Hollywood is running out of ways to do war movies. Studios have approached telling war stories in every conceivable way: epic, subdued, masculine, romantic, accusatory, reflective, victorious and mournful. One moment there’s The Bridge on the River Kwai and the next there’s Paths of Glory. The patriotic manliness of The Green Berets feels incredibly outdated compared to The Deer Hunter, and even that seems pedestrian by the time The Thin Red Line gets released. Even as recently as last year, there’s a wildly different mood between 1917 and Jojo Rabbit. So how many aspects of war can be dramatized before it becomes routine, no matter how dignified or professional any movie can be?
Despite its star’s best wishes, Greyhound would seem like an oddity to be in theaters during the summer movie season. It’s 1942 and Ernest Krause (Tom Hanks) is about to take on the biggest challenge of his life: commanding a naval destroyer. Not only that, but his USS Keeling (codename Greyhound) is in charge of escorting an Allied convoy of supplies across the Atlantic. On top of maintaining a poise amongst his fellow officers, Krause must protect the convoy and his ship from German U-boats circling around his ships.
Greyhound seems like old school entertainment, a war movie with a singular setting and a singular star carrying the picture. It’s certainly based on old school entertainment, being adapted from the 1955 novel The Good Shepherd by Hanks himself, and director Aaron Schneider (Two Soldiers, Get Low) keeps about 98 percent of the movie locked onboard the titular vessel. Those old-school ideas don’t really blend with modern entertainment standards, though. For one thing, Greyhound has dialogue more focused on the technicality of naval warfare than interesting character development. The movie is so locked into its own battle scenes and Hanks looking out into the CGI sea with concern that all the coordinates and orders for rudder turns can be numbing after a while. There’s little to no detail given to the rest of the crew of the ship, while Krause only gets one scene off the ship with a token love interest (nice to see you, Elisabeth Shue) to show a softer side. Greyhound has all the technical details down pat, especially in the sound department. Schneider’s sound design team makes every gunfire and wave crash effective while the score by Blake Neely (You, The Flash) ramps up with tension by mimicking sounds of a boat taking heavy fire. Still, technical competency can only liven up a boring story so much.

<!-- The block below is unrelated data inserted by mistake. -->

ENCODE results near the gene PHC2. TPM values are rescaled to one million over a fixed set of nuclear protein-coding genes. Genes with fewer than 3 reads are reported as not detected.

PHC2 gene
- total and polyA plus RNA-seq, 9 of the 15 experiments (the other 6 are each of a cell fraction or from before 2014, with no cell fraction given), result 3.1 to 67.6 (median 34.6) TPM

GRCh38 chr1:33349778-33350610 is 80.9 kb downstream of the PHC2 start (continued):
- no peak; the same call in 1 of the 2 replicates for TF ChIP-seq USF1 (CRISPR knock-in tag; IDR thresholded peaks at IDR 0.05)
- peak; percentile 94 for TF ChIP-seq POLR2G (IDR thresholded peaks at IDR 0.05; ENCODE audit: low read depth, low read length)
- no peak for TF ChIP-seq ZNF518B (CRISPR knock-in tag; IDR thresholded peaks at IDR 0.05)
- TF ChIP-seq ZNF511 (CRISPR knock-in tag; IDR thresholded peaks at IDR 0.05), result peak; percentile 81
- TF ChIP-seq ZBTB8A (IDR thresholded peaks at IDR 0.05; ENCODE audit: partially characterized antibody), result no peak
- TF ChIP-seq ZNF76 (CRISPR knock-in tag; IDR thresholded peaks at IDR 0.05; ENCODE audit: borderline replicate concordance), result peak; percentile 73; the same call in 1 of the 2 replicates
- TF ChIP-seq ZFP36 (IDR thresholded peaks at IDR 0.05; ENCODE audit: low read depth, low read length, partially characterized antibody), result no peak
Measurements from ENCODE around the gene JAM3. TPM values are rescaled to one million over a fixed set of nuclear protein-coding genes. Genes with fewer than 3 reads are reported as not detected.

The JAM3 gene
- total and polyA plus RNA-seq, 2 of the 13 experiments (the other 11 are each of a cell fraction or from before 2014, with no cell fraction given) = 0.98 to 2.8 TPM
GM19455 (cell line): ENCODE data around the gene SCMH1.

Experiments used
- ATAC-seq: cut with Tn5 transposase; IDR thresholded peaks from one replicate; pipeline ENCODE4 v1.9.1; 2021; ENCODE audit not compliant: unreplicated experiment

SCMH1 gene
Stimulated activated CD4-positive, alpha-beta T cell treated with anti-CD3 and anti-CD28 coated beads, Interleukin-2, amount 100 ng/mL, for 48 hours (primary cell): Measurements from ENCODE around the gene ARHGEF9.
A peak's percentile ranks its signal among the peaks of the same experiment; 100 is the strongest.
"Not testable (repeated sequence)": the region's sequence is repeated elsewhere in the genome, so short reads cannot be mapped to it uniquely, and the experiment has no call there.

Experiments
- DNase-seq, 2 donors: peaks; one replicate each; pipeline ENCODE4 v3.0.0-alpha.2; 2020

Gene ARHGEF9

Not even Hanks showcases the kind of prestige that can elevate the flat material. While many have pegged Hanks as the modern-day Jimmy Stewart, here he’s putting on his stiffest Clint Eastwood tribute. Hanks has proven many times before he can reserve his kind charm for a more stern performance. It’s not even the first time he’s done that for a war movie (Saving Private Ryan). But Greyhound doesn’t give Krause any personal history to further define him or let him connect to any of the crewmates to show his humanity. It’s even more shocking since Hanks is the one writing the screenplay, yet all he afford his character is the sense of old age creeping up on him and even that is only touched upon briefly. Without anything else to color in his own character’s lines, Hanks just looks like he’s waiting for more direction. He has the poise and the presence of a leader for sure, but someone else needed to give him more to follow.
Even for a work of historical fiction, Greyhound feels more like a documentary shown in high school history classes than any form of entertainment. It’s a technically sufficient film but lacking in any excitement or creativity. However passionate Hanks may be about the source material, his latest foray into World War II is missing an energetic heart driving its purpose. War is hell; it’s certainly not meant to be boring.